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Israeli security forces attack mourners at Al Jazeera journalist's funeral causing them to almost drop coffin

Israeli police used tear gas to try and arrest mourners at the Jerusalem funeral of Shireen Abu Akleh (Al Jazeera journalist), who was killed while covering a raid.

51-year-old Ms. Abu Akleh was covering an Israeli raid on the city of Jenin when she was hit in the head while wearing a press vest.

Tear gas was used to extinguish the flames outside the hospital in east Jerusalem where her body was being kept. A shrine was also destroyed.

One hour later, Israeli officers arrested mourners who were chanting outside of the Catholic church in Jerusalem’s old city.


On Thursday, thousands gathered to remember her. Her body was then carried by the crowds in a coffin with a bulletproof vest.

Israeli police attacked the pallbearers at one point, causing the coffin slip and almost to fall to the ground.

Image Shireen Ab Akleh was covering an attack in Jenin for Al Jazeera and was then shot

Images showing Israeli police officers charging at mourners carrying Ms Abu Akleh’s coffin were shown by the White House.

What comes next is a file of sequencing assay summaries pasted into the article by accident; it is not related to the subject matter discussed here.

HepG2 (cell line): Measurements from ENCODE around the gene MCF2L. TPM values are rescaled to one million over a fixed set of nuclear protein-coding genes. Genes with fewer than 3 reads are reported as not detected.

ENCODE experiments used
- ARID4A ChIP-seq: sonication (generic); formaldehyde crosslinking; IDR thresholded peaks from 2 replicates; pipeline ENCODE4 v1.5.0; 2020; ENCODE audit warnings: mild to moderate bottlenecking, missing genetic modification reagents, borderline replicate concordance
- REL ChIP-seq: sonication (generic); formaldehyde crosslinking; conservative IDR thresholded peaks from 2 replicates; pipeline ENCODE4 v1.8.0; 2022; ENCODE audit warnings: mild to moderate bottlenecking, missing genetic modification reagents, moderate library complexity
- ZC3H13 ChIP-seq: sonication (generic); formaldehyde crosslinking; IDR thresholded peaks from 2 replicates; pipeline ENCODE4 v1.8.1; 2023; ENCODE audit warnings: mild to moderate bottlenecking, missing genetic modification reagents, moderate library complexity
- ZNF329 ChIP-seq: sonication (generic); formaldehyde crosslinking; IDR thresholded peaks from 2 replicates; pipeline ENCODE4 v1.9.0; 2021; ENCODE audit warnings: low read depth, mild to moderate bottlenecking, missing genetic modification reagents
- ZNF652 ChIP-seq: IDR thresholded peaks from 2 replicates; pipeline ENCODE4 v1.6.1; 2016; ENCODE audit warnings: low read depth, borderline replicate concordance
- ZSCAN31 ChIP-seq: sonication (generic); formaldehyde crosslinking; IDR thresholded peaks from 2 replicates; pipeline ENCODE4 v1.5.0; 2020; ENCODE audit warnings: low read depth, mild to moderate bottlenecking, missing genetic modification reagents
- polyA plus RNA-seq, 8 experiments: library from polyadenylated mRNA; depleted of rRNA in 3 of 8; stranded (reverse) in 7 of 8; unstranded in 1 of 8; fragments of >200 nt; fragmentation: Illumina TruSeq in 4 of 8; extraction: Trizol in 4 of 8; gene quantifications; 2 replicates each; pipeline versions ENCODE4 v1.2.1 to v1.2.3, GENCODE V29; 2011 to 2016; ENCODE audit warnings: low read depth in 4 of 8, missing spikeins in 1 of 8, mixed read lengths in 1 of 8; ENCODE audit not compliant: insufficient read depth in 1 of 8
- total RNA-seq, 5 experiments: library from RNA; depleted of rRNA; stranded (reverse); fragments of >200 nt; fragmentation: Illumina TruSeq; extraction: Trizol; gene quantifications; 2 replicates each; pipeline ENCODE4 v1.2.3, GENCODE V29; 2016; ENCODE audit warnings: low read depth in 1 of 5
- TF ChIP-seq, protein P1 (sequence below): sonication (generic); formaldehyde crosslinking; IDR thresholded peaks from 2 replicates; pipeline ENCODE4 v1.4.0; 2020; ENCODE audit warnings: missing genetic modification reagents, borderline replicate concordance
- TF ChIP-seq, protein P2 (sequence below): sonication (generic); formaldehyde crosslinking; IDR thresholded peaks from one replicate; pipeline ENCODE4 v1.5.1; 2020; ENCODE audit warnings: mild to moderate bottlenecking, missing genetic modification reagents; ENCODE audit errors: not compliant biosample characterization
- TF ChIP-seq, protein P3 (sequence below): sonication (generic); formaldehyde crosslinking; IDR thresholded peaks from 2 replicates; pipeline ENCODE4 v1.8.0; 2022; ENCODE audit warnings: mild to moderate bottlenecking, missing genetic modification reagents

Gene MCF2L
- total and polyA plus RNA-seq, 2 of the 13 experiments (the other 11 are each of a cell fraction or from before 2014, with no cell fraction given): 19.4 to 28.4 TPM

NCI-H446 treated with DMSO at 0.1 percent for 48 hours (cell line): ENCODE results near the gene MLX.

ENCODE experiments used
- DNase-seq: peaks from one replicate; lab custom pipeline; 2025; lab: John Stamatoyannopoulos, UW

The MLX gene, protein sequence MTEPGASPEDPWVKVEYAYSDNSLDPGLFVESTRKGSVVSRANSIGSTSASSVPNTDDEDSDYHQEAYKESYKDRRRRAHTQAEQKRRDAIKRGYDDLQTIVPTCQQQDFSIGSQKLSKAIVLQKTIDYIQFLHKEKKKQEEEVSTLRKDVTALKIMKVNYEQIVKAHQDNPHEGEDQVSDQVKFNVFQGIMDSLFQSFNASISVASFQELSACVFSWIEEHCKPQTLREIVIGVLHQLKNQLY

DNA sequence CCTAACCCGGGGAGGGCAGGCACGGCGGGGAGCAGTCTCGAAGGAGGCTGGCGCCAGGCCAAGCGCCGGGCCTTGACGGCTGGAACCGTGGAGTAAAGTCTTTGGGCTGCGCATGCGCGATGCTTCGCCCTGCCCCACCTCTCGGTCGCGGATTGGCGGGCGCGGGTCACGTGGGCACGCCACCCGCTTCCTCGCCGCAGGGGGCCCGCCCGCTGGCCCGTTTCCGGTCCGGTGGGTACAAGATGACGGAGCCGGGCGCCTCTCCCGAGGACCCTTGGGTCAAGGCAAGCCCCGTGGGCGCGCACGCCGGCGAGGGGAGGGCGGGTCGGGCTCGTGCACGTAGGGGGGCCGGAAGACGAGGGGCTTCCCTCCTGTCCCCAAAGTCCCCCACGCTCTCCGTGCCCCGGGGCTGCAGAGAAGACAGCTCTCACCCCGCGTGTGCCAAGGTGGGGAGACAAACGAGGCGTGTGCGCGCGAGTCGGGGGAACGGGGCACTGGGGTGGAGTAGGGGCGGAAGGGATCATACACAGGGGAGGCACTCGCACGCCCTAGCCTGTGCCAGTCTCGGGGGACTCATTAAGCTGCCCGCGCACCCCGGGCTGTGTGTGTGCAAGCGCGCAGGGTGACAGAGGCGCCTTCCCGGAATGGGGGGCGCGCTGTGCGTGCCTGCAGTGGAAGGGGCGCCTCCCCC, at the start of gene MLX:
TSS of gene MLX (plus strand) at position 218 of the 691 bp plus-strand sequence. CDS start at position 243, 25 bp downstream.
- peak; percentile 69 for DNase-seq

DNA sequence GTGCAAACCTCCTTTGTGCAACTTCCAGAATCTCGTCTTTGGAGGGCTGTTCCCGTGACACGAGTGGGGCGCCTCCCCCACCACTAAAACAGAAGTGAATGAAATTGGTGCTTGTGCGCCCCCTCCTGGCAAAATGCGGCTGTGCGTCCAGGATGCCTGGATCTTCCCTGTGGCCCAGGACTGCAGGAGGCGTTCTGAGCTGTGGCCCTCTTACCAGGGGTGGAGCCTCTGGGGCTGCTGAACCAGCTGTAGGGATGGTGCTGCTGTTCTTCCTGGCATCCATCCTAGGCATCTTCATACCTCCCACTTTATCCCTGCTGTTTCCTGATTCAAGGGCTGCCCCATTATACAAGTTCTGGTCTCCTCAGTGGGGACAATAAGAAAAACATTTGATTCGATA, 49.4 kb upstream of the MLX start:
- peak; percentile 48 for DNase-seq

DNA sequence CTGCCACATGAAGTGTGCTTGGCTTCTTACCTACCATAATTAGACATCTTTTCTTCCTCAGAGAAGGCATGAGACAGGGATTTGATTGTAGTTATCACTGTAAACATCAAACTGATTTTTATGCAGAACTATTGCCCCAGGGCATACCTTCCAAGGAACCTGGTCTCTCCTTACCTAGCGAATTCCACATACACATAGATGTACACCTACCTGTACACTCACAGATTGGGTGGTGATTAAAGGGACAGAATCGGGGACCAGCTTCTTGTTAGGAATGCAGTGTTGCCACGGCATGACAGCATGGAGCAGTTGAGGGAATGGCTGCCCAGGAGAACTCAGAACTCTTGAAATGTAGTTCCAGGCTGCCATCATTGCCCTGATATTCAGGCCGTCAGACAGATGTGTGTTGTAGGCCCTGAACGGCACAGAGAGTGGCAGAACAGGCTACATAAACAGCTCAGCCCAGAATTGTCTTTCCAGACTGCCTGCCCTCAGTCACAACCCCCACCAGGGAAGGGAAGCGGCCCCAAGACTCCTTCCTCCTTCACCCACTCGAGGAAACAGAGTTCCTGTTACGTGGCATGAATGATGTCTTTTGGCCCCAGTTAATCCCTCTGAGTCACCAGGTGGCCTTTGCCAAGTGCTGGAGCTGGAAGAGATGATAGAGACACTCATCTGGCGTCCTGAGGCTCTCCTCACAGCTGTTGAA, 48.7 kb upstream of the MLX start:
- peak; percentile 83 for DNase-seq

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Jen Psaki, US press secretary, stated that US officials will remain in close contact after the funeral with Israeli and Palestinian authorities.

The preliminary findings of their investigation into the murder were released by the IDF shortly before the funeral began.

Although it’s not possible to identify who fired the bullet that killed the journalist in the report, they acknowledge it could have been an IDF soldier.

These findings will not make a difference to the thousands of people who gathered in Jerusalem to bury her. Palestinians were murdered, and they have lost a voice that had spent decades covering events in the West Bank.

The situation is still very tension.

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Burial service to Al Jazeera journalist